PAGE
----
Computational procedures
Procedures involving mathematical calculation.
Conceptual development
How children’s understanding of the world develops. For example, children develop a conception of themselves as individuals, of other people as members of their family or people outside their family, of physical laws (if you drop a glass, it breaks), and so on.
Conceptual knowledge
Children's understanding of the underlying structures and relationships of abstract ideas or mental symbols as in mathematics.
Conceptual structure
A structure or model for organizing concepts, abstract ideas or mental symbols as in mathematics.
Concurrent
Occuring at the same time.
Conditional clauses
A grammatical term for a pair or group of words that include a hypothesis or condition (e.g., If you leave the stove on, the food will burn).
Confidence interval (CI)
Used to indicate the probablity that a number will be within an upper and lower limit. It is usually reported as 95% CI, which is the range of values within which we can be 95% sure that the true value for the whole population lies.
Conflate
Combine into one.
Conjunctions
Connect words, phrases and sentences together and show how they are related (e.g., 'and', 'but', 'or').
Consequential validity
The social consequences of using a particular test for a particular purpose; the interpretation of the findings from a particular test may result in specific course of actions that can have social consequences. 
Consonant cluster
A group of consonants which have no intervening vowel and retain their individual sounds (e.g., /sp/ and /rts/ in the word 'sports').
Consonantal inventories
The size of the set of consonant sounds used in a given language (e.g., English has 24 individual consonant sounds in its inventory).
Constrained semantically
Limitations in the selection of words or structures imposed by meaning or context.
Construct validity
The extent to which a test or scale measures the variable or construct that it is supposed to be measuring.
Constructivist theories
In the view of constructivists, the role of teachers is not so much to instruct directly as to provide children with a practical and social context in which they can make their own discoveries (e.g., Cobb, Yackell, & Wood, 1992).
Content analysis
A quantitative method of analyzing written words (e.g., publications, tests, etc.).
Content validity
The extent to which the content of a particular test reflects the knowledge needed for that topic area.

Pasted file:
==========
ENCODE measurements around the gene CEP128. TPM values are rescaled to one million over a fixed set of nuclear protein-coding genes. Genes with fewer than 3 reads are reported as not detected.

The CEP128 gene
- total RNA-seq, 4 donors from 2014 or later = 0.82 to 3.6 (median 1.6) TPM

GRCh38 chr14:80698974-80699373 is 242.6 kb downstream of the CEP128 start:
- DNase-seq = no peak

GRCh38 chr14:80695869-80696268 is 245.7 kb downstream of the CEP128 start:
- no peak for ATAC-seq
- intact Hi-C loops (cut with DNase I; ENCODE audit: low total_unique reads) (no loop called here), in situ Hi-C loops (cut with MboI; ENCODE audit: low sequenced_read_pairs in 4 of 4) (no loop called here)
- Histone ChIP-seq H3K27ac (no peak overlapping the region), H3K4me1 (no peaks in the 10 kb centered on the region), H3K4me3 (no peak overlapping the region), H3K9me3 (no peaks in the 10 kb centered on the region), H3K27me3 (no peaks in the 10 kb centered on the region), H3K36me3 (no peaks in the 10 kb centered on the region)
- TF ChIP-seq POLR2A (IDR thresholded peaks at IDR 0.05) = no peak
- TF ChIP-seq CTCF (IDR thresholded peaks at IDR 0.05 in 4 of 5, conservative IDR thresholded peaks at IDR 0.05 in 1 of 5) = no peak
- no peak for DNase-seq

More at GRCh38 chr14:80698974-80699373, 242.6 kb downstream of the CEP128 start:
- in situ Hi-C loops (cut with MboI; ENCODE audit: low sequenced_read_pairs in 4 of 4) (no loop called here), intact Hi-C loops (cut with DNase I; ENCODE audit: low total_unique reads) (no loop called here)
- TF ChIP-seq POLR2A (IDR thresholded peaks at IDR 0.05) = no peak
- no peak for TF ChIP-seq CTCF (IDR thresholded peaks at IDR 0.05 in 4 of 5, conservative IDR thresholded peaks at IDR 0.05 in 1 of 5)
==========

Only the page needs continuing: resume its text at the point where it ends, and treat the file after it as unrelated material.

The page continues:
Corpus callosum
The large band of nerve cells that connects the left and right side of the brain (hemisphere) and allows them to communicate and coordinate activities.
Correlation
The degree to which one variable is related to another. Used to look for relationships and the strength of the relationship between variables. Does not determine cause or the direction of the relationship.
Correlation coefficient
A statistical measurement that indicates the strength of the relationship between two variables.
Correlational research
When researchers measure two variables, e.g., students' word reading proficiency in L1 and the same students' word reading proficiency in L2, to determine whether one predicts the other.  If a high score on one variable predicts a high score on the second variable, and conversely a low score on one predicts a low score on the other, the two variables are said to be correlated.  It is important to note that correlation does not mean causation; that is, if two variables are correlated, it is incorrect to infer that one causes the other. It is possible that both are the result of a common reading ability that is then reflected in proficient reading in both L1 and L2.  Correlational research can be contrasted with experimental research, which is more suited to establishing cause and effect relationships.
Correlational studies
Scientific studies in which a researcher investigates associations and the strength of relationships between variables. Does not determine cause.
Cortex
The outer layer of the brain that consists of enfolded layers.
Cortical gray matter
The layer of unmyelinated neurons that form the outer layer of the brain.
Cortical regions
Any of various regions of the cerebral cortex.
Criterion-related evidence
Involves a high correlation between performance on a test and performance on related or relevant criterion not in the test.
Criterion/Criteria referenced
The process of evaluating (and grading) the learning of students against a set of pre-specified criteria.
Cronbach Alpha coefficient
In statistics, a number between 0 and 1 that is an estimate of the internal consistency or reliability of a test.
Cross sectional study
A study that examines a specific variable within a population at a specific point in time.
Cross-linguistic study
A study conducted to examine patterns or outcomes across speakers of different languages.